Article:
Short Bytes: Becoming a smart programmer that gets hired by tech giants isn’t an easy task. You must possess a mixture of some common and few unique skills to carve your way to the top. Read more and know about different characteristics of a good programmer.
The fast-changing information age is upon us and the programmers are in great demand. If you take a look at the opportunities for the software engineers worldwide, it has grown at a rapid pace in past one decade. On the salary front, computer programmers and analysts are the people getting the highest median pay.
If you are willing to become a programmer and deciding which language to learn, it might be a tough task. For that purpose, you can observe the trends and see which languages are the most popular ones and easiest to learn. In this article, I’ll be telling you how to become a hireable developer that tech companies will love.
The US Bureau of Labor predicts that there will be 1 million jobs created in the computing industry by 2024 and the year 2016 remains a golden year. Even our governments are encouraging more people to take up coding and create new things.
To become a good programmer, apart from having robust coding skills, here are some qualities that you need to develop. These characteristics highlight the best applications that would be a great addition to your team:
How To Become A ‘Smart’ Programmer?
Be willing to learn more:
You can’t learn a single language or technology and rest assured that the job’s done. The tech world is always evolving and your abilities might be outdated in a few years. So, it’s important that your observe the changing trends and learn the technologies that are making an impact and are on the rise.
Master what your know:
Make a solid portfolio and showcase your skills:
Having an attractive portfolio helps a lot as it’s an easy way to demonstrate your skills. It includes your contributions to the companies you’ve worked, your strengths and contribution to the open source community. Employers often look for applications of your skills outside the job and your Stack Overflow and Git contribution. So, don’t consider portfolios as something only a designer would need, you need it too.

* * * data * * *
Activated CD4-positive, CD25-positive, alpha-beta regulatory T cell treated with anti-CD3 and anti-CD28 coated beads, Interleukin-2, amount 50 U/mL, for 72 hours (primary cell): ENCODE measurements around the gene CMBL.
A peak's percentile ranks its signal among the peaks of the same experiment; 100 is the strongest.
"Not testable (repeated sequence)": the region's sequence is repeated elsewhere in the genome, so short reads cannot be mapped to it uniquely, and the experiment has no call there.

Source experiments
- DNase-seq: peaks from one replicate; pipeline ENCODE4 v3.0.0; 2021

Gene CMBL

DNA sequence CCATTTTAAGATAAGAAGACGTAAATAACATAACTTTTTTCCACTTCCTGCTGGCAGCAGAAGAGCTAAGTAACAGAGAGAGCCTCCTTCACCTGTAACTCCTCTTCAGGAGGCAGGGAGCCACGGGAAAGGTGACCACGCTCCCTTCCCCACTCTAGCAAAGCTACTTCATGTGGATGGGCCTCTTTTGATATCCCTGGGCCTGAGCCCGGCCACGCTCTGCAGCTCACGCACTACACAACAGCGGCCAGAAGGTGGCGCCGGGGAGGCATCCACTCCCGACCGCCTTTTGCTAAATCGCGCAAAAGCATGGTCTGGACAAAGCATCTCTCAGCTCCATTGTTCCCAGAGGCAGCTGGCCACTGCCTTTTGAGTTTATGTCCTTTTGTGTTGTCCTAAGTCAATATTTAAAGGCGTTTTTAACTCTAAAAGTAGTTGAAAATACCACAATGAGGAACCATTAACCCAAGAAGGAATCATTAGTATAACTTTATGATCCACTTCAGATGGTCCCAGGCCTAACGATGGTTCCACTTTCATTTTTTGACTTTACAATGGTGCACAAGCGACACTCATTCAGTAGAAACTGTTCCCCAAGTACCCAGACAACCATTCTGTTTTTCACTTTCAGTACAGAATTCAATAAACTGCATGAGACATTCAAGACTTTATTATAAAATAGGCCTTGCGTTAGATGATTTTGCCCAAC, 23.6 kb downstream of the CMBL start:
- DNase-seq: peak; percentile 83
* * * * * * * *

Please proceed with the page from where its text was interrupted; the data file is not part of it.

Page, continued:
These days hackathons are sprouting everywhere, and they act as a great way to meet people and test your skills. Each year, the participation in hackathons is increasing, and the programmers from different background come together to solve problems. They prepare you for jobs in multiple ways and make you acquainted with how others work.
Ability to work under stress:
Very often programming could be an extremely stressful job. With super-tight schedules and thin deadlines, it’s easy to lose calm and hurt your prospects in many ways. It’s important to mold yourself according to the demands and look for innovative ways to finish a job easily.
Be passionate about problem-solving:
This is one of the most important points that differentiates you from others. Try to create applications from the scratch and find ways to make it work by solving the problems. In your interviews, you might be given a hypothetical problem that would seem impossible to many. Instead of self-proclaiming yourself as a “true geek,” spend your time building servers, games, and applications to find your way to the top.
Don’t run after the highest paying lists:
While the lists telling the highest paying skills and programming languages might give you an idea, don’t make important decisions based on them. Be confident about your passion and the language you know. Remember that people make money, not a programming language. If you are skilled in a particular language and willing to push yourself, those highest paying skills are of no use.
Teamwork and people skills:
Programmers generally don’t give importance to customer service skills and expect themselves to be sitting in front of a computer all day. However, very often they need to work in teams, interact with clients and co-workers, and make decisions with the help of others. At this point, the ability to work with others become a necessary skill. So, remember one thing — a programmer rarely works alone.
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